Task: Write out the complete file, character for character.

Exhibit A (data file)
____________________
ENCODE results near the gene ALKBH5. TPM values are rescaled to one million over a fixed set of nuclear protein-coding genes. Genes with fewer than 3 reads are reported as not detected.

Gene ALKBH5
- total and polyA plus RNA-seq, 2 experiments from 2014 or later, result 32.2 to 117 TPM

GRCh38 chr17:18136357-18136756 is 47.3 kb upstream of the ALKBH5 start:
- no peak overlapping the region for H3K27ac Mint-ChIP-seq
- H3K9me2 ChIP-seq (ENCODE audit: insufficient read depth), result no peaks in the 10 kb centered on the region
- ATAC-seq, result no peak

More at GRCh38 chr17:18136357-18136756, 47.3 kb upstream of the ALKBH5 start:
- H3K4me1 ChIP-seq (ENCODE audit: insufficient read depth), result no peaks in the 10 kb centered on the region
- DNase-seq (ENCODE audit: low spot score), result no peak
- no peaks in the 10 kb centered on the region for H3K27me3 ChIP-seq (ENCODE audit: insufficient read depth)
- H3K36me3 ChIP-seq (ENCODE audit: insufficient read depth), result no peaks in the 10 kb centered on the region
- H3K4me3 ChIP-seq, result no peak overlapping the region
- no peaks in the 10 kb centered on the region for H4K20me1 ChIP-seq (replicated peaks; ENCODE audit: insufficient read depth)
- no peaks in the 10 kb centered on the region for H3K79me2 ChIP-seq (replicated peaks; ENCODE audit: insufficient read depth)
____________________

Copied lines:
ENCODE results near the gene ALKBH5. TPM values are rescaled to one million over a fixed set of nuclear protein-coding genes. Genes with fewer than 3 reads are reported as not detected.

Gene ALKBH5
- total and polyA plus RNA-seq, 2 experiments from 2014 or later, result 32.2 to 117 TPM

GRCh38 chr17:18136357-18136756 is 47.3 kb upstream of the ALKBH5 start:
- no peak overlapping the region for H3K27ac Mint-ChIP-seq
- H3K9me2 ChIP-seq (ENCODE audit: insufficient read depth), result no peaks in the 10 kb centered on the region
- ATAC-seq, result no peak

More at GRCh38 chr17:18136357-18136756, 47.3 kb upstream of the ALKBH5 start:
- H3K4me1 ChIP-seq (ENCODE audit: insufficient read depth), result no peaks in the 10 kb centered on the region
- DNase-seq (ENCODE audit: low spot score), result no peak
- no peaks in the 10 kb centered on the region for H3K27me3 ChIP-seq (ENCODE audit: insufficient read depth)
- H3K36me3 ChIP-seq (ENCODE audit: insufficient read depth), result no peaks in the 10 kb centered on the region
- H3K4me3 ChIP-seq, result no peak overlapping the region
- no peaks in the 10 kb centered on the region for H4K20me1 ChIP-seq (replicated peaks; ENCODE audit: insufficient read depth)
- no peaks in the 10 kb centered on the region for H3K79me2 ChIP-seq (replicated peaks; ENCODE audit: insufficient read depth)